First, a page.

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Opening Statement to the Standing Committee on Public Accounts

Oversight of Air Transportation Safety—Transport Canada

(Chapter 3 - May 2008 Report of the Auditor General)

5 June 2008

Sheila Fraser, FCA
Auditor General of Canada

Mr. Chairman, thank you for this opportunity to present the results of Chapter 3 of our May 2008 Report—Oversight of Air Transportation Safety—Transport Canada. I am accompanied by Mark Watters, Assistant Auditor General, and Alain Boucher, Principal responsible for Transport Canada.

Transport Canada is responsible for promoting air transportation safety, developing regulations, and overseeing compliance. The Department is now adopting a new approach to oversight based on the implementation of safety management systems, or SMS. The International Civil Aviation Organization recommends that all member countries adopt this approach by 2009, noting that the rapidly expanding aviation industry and the limited resources for oversight make it difficult to sustain the existing approach. Transport Canada will shift its primary focus from traditional oversight, such as conducting inspections and audits, to assessing the safety systems that companies have in place.

This audit looked at how Transport Canada has managed the transition to the new approach to oversight to date, with respect to the first sectors implementing SMS: airline operators and associated aircraft maintenance companies. We did not examine the level of air transportation safety in Canada, but rather, the management of the initiative. It is important to note that oversight based on SMS (in other words, evaluation of a company’s SMS, as opposed to oversight based on traditional inspections) will not begin until companies in the first sectors have SMS fully in place. That will be this fall at the earliest. Once implementation is complete in those sectors, other sectors of the industry, including 2,000 small operators and related maintenance companies, will begin their transition. The transition process is thus still in its early stages.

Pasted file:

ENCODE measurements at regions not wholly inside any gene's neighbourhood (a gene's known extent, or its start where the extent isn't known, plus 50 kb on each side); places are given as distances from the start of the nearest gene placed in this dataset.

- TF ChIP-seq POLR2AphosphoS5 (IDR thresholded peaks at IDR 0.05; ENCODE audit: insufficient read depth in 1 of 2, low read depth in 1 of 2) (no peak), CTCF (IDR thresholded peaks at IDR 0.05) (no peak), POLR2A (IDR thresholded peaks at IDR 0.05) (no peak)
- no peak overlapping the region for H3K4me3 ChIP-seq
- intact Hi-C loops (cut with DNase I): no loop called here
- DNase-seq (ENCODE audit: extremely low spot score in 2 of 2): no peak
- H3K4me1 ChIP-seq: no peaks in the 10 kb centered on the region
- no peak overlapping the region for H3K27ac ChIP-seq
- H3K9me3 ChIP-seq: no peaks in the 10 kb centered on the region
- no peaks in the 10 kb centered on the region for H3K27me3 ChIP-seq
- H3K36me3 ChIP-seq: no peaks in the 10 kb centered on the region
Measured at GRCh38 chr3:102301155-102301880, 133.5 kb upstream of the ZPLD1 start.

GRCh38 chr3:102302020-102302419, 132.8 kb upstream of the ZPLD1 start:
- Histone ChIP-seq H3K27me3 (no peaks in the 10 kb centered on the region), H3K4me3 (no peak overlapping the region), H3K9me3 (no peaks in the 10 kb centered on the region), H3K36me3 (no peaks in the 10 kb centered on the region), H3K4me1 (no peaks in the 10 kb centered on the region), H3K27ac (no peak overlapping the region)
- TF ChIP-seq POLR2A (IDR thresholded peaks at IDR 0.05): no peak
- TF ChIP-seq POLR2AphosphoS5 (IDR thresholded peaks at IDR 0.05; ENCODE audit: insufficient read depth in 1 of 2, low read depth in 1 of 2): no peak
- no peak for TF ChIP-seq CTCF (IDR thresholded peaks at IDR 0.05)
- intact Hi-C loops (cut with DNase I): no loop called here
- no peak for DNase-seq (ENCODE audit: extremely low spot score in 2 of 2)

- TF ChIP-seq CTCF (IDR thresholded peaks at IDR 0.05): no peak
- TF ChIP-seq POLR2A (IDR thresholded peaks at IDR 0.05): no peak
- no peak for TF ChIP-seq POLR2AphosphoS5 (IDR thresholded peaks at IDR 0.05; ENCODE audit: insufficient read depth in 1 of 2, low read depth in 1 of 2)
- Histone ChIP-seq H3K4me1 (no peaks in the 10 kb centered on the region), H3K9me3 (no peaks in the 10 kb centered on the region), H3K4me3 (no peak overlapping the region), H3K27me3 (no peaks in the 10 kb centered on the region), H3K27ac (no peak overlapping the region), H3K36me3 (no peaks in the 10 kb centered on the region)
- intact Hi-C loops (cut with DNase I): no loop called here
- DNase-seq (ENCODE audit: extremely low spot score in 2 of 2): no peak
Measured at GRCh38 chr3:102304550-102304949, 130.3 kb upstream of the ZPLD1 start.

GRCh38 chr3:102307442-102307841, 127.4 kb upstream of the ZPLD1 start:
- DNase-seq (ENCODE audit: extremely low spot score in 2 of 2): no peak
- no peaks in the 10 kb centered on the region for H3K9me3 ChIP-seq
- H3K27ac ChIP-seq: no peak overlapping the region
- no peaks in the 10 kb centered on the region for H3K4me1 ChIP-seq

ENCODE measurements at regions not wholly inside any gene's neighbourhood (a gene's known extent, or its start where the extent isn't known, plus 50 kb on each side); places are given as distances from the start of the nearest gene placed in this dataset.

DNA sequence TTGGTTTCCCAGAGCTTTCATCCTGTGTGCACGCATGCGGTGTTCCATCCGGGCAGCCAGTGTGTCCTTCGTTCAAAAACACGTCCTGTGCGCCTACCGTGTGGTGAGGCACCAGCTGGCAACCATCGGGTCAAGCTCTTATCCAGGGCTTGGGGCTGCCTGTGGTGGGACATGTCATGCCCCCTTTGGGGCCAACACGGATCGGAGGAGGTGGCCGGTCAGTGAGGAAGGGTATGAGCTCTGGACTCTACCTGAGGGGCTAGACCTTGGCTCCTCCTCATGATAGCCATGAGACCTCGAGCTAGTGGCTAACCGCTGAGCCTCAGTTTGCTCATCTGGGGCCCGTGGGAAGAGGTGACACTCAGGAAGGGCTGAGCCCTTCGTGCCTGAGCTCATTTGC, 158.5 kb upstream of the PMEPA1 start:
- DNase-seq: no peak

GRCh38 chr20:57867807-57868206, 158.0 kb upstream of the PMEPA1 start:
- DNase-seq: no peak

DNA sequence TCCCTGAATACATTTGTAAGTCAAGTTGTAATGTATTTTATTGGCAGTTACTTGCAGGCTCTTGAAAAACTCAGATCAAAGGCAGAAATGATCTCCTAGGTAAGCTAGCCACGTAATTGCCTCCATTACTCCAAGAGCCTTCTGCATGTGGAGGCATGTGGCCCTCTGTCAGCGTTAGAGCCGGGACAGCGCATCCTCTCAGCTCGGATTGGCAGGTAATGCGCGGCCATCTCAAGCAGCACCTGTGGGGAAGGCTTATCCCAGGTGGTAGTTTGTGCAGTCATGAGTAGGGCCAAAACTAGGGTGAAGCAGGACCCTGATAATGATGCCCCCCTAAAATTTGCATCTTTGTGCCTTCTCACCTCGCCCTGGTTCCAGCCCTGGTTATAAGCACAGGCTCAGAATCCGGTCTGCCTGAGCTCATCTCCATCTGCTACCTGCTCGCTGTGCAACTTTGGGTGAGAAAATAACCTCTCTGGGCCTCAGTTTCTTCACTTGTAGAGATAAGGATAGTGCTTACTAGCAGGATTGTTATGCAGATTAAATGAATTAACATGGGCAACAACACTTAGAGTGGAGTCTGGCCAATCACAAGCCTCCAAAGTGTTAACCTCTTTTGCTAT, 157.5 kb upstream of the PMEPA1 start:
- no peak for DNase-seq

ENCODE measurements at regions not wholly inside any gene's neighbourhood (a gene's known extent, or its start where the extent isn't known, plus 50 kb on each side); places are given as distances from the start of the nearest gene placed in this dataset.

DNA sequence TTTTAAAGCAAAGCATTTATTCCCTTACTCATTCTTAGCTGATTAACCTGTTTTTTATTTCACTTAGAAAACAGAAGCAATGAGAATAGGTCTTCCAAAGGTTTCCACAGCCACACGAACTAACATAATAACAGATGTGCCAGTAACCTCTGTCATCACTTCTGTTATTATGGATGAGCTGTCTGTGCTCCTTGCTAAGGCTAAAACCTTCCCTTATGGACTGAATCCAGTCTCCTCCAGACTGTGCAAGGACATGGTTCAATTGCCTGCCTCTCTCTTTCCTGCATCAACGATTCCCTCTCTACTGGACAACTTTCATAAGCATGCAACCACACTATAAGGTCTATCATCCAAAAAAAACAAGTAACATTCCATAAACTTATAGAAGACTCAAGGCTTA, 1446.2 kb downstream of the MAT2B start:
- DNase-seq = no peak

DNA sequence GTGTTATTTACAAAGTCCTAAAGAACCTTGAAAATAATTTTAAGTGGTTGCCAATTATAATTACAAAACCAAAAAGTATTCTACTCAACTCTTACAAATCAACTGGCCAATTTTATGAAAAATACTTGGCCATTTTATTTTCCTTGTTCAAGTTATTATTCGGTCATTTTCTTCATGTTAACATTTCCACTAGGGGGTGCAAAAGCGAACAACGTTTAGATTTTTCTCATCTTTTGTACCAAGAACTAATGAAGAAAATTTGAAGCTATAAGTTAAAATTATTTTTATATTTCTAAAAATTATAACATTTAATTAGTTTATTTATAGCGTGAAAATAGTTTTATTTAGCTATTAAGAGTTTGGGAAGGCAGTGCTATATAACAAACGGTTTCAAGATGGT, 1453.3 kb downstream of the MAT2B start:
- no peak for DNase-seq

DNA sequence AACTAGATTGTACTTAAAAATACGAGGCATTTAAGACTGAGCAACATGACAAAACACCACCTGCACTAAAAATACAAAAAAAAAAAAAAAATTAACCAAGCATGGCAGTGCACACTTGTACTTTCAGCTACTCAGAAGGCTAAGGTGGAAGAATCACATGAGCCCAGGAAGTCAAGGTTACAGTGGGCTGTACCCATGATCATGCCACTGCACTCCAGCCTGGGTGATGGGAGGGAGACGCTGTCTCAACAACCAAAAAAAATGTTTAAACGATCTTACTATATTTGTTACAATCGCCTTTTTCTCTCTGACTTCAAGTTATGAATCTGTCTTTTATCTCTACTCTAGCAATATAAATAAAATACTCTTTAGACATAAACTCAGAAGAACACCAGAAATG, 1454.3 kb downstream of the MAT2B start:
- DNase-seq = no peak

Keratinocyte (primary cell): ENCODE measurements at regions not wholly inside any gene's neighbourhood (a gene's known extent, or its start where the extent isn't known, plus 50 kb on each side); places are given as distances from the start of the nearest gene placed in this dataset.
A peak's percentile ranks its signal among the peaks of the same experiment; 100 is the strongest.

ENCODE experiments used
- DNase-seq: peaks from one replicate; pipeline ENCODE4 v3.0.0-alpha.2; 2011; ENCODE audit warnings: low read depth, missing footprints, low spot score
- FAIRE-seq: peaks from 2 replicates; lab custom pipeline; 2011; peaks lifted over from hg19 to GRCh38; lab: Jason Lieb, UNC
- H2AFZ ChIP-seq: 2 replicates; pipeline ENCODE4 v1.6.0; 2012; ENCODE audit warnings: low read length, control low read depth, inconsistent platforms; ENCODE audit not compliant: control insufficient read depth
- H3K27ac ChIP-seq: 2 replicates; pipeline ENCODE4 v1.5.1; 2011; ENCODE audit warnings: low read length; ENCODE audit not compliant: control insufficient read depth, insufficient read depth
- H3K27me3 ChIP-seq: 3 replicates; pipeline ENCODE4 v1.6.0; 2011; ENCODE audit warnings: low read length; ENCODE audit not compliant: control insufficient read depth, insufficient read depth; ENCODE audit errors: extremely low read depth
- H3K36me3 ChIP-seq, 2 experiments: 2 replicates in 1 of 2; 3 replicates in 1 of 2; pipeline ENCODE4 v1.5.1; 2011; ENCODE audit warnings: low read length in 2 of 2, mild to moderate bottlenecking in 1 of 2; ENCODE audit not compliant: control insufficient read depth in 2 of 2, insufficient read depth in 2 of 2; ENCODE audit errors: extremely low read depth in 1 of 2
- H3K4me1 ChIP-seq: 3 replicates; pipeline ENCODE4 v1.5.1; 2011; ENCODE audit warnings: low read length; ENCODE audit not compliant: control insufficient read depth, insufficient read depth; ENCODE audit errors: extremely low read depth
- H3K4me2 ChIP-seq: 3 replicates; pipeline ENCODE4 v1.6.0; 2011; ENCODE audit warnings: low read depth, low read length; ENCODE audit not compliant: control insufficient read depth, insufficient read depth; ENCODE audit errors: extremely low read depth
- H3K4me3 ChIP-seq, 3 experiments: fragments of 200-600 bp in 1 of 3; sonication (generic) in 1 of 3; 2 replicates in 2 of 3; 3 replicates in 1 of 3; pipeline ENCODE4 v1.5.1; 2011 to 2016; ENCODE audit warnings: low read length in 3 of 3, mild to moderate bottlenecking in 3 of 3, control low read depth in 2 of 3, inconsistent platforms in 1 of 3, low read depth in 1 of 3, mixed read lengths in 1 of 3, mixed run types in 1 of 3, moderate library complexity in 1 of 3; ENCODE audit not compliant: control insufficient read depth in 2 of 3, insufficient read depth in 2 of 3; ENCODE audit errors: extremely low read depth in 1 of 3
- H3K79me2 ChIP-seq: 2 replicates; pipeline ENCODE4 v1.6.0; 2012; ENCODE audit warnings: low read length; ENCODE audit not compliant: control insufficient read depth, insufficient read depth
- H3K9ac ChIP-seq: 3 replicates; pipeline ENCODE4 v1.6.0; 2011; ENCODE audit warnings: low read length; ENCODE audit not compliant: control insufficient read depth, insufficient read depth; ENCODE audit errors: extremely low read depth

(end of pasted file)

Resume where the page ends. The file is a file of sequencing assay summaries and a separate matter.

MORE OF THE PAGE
Transport Canada is the first civil aviation authority to put in place regulations requiring companies to introduce SMS. The Department deserves credit for this, and for conducting pilot projects and developing a timetable for implementation.

However, in planning for the transition, Transport Canada did not forecast overall expected costs, and did not formally analyze risks associated with implementation, such as the impact of the transition on other oversight activities. Although resources have been shifted to activities related to SMS implementation, the Department did not measure the impact of this shift. It did not set objectives or a threshold for adjustments to be made to its traditional oversight activities during the period of transition. This means that Transport Canada could not demonstrate to us that it is carrying out a sufficient number of inspections during the transition.

Related to this is the need to develop an integrated human resources plan. With only regional plans and no overall human resources plan, Transport Canada has not identified how many inspectors and engineers it needs both during and after the transition, and what competencies they should have. A reorganization is under way to determine these needs, but it is not expected to be completed until December 2009. Delays in hiring pose the risk that the Department will not be able to recruit the people it needs in a timely manner.

Transport Canada has indicated that its development of a national human resources plan will depend on the Department’s revised Program Activity Architecture, scheduled to begin in 2009–10. We recommend more immediate action. For a transition of this scope, best practices call for planning for human resources needs well before implementation begins. But at Transport Canada, implementation is already under way.

Mr. Chairman, Transport Canada has agreed with our recommendations, but we are not aware of any action plan. Action is important to enable Transport Canada to successfully manage the transition in other sectors of the industry, including 2,000 smaller companies. The Committee may wish to ask Transport Canada for its action plan for addressing the issues we have raised in our report.

That concludes my opening statement. We would be pleased to answer the Committee’s questions.